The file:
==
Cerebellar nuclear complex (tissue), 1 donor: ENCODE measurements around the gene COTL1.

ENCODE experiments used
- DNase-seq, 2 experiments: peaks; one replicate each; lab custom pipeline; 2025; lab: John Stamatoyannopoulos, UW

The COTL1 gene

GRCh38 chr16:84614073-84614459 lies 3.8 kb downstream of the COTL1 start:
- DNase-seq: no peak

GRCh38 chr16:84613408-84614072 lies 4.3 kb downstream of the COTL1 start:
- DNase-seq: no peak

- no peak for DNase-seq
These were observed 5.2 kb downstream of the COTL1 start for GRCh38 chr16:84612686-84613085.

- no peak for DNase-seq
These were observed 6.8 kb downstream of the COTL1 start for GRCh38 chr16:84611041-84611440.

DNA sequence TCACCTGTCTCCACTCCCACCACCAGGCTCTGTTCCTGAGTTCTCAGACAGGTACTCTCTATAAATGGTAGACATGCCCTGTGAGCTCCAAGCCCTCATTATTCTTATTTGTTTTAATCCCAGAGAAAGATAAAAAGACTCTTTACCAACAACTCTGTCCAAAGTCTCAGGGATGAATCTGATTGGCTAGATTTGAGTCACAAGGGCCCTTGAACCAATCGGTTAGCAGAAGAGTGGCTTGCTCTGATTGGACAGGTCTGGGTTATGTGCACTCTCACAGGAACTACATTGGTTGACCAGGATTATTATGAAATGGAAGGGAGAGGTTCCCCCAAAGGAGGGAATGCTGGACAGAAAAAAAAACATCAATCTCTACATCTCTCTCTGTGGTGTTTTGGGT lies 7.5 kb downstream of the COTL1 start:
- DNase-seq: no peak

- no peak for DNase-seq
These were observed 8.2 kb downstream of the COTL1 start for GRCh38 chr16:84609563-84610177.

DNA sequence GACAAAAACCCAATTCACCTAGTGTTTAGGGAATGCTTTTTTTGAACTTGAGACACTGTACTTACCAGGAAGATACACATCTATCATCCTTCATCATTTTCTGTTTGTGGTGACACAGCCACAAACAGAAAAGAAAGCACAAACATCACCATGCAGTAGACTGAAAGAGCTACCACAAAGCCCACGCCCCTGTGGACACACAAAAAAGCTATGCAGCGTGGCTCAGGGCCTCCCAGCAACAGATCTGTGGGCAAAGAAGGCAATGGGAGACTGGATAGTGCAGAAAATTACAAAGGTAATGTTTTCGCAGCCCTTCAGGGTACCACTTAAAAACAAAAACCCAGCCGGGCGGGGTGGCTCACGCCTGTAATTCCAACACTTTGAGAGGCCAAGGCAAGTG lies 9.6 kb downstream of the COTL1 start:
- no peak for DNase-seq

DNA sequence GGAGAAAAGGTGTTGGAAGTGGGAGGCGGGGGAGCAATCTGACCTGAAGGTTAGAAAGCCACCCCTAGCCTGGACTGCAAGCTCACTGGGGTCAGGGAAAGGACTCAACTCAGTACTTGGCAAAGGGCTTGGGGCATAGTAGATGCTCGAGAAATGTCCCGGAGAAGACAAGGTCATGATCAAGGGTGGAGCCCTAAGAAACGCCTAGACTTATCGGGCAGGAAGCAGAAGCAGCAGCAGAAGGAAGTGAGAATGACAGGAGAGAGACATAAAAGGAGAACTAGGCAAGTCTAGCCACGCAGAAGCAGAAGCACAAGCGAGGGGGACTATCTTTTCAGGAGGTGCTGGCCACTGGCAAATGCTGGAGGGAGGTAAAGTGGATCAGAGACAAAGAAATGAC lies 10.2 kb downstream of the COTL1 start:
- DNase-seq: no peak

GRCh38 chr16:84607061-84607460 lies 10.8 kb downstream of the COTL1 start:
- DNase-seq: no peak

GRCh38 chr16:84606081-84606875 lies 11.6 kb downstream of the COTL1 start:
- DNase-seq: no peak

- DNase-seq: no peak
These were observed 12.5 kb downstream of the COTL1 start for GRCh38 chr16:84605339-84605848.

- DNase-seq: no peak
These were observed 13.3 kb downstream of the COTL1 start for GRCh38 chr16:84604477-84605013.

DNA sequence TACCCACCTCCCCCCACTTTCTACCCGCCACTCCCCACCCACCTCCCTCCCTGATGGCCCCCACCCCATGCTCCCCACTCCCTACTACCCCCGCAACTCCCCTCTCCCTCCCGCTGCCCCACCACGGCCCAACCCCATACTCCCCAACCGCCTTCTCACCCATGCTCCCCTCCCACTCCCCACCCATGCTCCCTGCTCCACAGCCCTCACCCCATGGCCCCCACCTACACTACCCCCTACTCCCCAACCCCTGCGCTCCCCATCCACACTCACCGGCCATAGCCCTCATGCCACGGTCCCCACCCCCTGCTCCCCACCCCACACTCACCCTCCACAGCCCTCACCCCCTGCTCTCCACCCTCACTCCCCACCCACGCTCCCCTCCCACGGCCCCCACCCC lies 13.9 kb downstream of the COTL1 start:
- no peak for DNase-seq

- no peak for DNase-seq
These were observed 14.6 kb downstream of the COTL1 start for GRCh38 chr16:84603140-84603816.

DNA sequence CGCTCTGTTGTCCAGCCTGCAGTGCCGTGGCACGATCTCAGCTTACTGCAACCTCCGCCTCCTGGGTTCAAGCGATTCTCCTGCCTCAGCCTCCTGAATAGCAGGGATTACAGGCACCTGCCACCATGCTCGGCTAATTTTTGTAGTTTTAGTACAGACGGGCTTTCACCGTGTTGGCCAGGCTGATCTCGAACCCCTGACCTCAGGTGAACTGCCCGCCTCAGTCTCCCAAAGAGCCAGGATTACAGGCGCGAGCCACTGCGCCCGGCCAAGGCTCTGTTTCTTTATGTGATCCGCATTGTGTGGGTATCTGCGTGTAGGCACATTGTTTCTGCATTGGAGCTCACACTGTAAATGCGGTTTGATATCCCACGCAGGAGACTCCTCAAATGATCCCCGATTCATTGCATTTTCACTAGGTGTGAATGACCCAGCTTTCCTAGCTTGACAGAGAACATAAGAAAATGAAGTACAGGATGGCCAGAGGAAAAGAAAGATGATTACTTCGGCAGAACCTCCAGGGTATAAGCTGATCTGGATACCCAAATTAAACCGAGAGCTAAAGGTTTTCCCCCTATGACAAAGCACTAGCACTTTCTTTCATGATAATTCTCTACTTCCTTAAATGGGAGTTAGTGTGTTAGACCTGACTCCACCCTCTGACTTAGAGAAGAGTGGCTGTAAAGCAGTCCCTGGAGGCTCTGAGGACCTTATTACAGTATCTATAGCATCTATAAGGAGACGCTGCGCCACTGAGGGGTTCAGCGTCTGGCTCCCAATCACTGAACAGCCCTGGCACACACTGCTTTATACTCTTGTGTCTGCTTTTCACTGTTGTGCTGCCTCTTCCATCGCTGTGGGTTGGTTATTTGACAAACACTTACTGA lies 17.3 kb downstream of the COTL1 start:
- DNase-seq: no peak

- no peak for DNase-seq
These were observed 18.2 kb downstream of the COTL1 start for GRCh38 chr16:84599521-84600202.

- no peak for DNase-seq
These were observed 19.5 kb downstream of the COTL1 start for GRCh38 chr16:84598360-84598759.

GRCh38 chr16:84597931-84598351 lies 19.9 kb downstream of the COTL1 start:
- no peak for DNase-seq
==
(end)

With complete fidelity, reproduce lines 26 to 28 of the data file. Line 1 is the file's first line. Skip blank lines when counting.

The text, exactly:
These were observed 12.5 kb downstream of the COTL1 start for GRCh38 chr16:84605339-84605848.

- DNase-seq: no peak
These were observed 13.3 kb downstream of the COTL1 start for GRCh38 chr16:84604477-84605013.